Long-term survival and dialysis dependency following acute kidney injury in intensive care: extended follow-up of a randomized controlled trial

PLoS Med. 2014 Feb 11;11(2):e1001601. doi: 10.1371/journal.pmed.1001601. eCollection 2014 Feb.

Abstract

Background: The incidence of acute kidney injury (AKI) is increasing globally and it is much more common than end-stage kidney disease. AKI is associated with high mortality and cost of hospitalisation. Studies of treatments to reduce this high mortality have used differing renal replacement therapy (RRT) modalities and have not shown improvement in the short term. The reported long-term outcomes of AKI are variable and the effect of differing RRT modalities upon them is not clear. We used the prolonged follow-up of a large clinical trial to prospectively examine the long-term outcomes and effect of RRT dosing in patients with AKI.

Methods and findings: We extended the follow-up of participants in the Randomised Evaluation of Normal vs. Augmented Levels of RRT (RENAL) study from 90 days to 4 years after randomization. Primary and secondary outcomes were mortality and requirement for maintenance dialysis, respectively, assessed in 1,464 (97%) patients at a median of 43.9 months (interquartile range [IQR] 30.0-48.6 months) post randomization. A total of 468/743 (63%) and 444/721 (62%) patients died in the lower and higher intensity groups, respectively (risk ratio [RR] 1.04, 95% CI 0.96-1.12, p = 0.49). Amongst survivors to day 90, 21 of 411 (5.1%) and 23 of 399 (5.8%) in the respective groups were treated with maintenance dialysis (RR 1.12, 95% CI 0.63-2.00, p = 0.69). The prevalence of albuminuria among survivors was 40% and 44%, respectively (p = 0.48). Quality of life was not different between the two treatment groups. The generalizability of these findings to other populations with AKI requires further exploration.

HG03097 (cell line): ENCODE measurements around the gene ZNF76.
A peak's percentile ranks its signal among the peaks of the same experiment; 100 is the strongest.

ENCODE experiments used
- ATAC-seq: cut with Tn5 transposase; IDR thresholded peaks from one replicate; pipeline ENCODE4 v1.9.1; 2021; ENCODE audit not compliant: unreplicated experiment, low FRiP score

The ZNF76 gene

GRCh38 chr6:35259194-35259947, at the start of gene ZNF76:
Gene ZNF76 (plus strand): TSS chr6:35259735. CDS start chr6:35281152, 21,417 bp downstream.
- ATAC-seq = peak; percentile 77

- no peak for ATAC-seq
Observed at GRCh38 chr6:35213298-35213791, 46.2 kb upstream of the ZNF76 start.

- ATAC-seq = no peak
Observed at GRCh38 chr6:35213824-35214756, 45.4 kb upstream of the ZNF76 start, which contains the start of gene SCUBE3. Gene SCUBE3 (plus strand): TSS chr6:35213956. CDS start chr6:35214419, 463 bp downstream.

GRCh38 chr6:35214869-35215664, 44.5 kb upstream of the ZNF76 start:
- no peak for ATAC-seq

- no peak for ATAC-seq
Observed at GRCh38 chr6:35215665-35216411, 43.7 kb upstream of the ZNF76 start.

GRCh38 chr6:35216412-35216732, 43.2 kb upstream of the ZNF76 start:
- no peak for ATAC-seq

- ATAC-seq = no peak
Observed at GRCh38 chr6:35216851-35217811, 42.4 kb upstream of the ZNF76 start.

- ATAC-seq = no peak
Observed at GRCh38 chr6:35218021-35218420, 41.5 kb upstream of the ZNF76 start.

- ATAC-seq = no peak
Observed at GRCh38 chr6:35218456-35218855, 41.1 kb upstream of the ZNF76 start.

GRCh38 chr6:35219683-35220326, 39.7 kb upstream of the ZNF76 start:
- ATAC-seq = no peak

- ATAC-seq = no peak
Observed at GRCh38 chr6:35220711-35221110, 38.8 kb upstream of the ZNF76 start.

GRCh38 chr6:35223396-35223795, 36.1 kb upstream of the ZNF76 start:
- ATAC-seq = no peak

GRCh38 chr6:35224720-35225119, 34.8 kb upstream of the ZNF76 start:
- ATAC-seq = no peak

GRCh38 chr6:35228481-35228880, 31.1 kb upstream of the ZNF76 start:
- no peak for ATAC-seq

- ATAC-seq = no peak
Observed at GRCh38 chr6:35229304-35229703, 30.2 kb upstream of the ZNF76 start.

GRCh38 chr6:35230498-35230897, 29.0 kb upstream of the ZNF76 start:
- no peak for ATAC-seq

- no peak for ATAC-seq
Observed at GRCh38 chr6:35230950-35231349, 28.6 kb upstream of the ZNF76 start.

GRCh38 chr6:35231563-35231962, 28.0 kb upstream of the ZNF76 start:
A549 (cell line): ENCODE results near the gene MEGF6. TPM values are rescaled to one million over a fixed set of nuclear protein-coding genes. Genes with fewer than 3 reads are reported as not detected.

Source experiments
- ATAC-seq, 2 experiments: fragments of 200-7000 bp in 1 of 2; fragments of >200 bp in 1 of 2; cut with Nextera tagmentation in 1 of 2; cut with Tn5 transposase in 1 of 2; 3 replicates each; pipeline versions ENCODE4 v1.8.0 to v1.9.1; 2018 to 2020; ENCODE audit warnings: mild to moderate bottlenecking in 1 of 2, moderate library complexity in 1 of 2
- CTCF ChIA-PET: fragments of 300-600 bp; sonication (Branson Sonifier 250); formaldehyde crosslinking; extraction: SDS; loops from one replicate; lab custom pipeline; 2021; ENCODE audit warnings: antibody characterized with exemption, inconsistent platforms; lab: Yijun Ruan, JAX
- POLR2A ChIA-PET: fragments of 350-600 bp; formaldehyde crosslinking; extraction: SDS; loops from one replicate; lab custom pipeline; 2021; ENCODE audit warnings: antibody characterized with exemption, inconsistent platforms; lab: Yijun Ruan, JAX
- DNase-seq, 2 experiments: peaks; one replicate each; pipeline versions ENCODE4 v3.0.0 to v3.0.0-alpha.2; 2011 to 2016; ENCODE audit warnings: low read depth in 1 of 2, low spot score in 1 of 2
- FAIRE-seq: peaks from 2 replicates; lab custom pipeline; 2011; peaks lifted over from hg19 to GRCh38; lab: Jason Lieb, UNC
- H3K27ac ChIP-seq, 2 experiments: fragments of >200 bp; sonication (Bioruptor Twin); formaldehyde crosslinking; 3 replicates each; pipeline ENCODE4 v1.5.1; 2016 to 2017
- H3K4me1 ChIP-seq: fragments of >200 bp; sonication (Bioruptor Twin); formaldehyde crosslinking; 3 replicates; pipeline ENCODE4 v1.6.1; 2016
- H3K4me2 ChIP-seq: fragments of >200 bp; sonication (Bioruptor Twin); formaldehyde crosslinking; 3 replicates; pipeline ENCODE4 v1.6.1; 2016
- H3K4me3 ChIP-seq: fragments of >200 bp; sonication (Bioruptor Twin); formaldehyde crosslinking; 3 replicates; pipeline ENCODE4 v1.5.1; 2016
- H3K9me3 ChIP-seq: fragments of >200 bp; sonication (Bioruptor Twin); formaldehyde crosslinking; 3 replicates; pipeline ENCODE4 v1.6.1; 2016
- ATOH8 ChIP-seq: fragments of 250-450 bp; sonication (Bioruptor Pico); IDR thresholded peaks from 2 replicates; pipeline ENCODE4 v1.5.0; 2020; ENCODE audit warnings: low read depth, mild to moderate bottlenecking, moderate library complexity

Conclusions: Patients with AKI requiring RRT in intensive care have high long-term mortality but few require maintenance dialysis. Long-term survivors have a heavy burden of proteinuria. Increased intensity of RRT does not reduce mortality or subsequent treatment with dialysis.

Trial registration: www.ClinicalTrials.govNCT00221013.

Publication types

  • Multicenter Study
  • Randomized Controlled Trial
  • Research Support, Non-U.S. Gov't

MeSH terms

  • Acute Kidney Injury / diagnosis
  • Acute Kidney Injury / mortality
  • Acute Kidney Injury / therapy*
  • Aged
  • Albuminuria / mortality
  • Albuminuria / therapy
  • Australia
  • Chi-Square Distribution
  • Female
  • Humans
  • Intensive Care Units*
  • Kaplan-Meier Estimate
  • Male
  • Middle Aged
  • Multivariate Analysis
  • New Zealand
  • Odds Ratio
  • Prevalence
  • Proportional Hazards Models
  • Prospective Studies
  • Renal Dialysis* / adverse effects
  • Renal Dialysis* / mortality
  • Risk Factors
  • Survivors*
  • Time Factors
  • Treatment Outcome

Associated data

  • ClinicalTrials.gov/NCT00221013

Grant support

This study was supported by an Australian Government NHMRC Project Grant (#632811). MG's work on this study was supported by a Jacquot Fellowship from the Royal Australasian College of Physicians. AC was supported by a NHMRC Senior Research Fellowship. JM is supported by a Practitioner Fellowship from the National Health and Medical Research Council. No funding bodies had any role in study design, data collection and analysis, decision to publish, or preparation of the manuscript.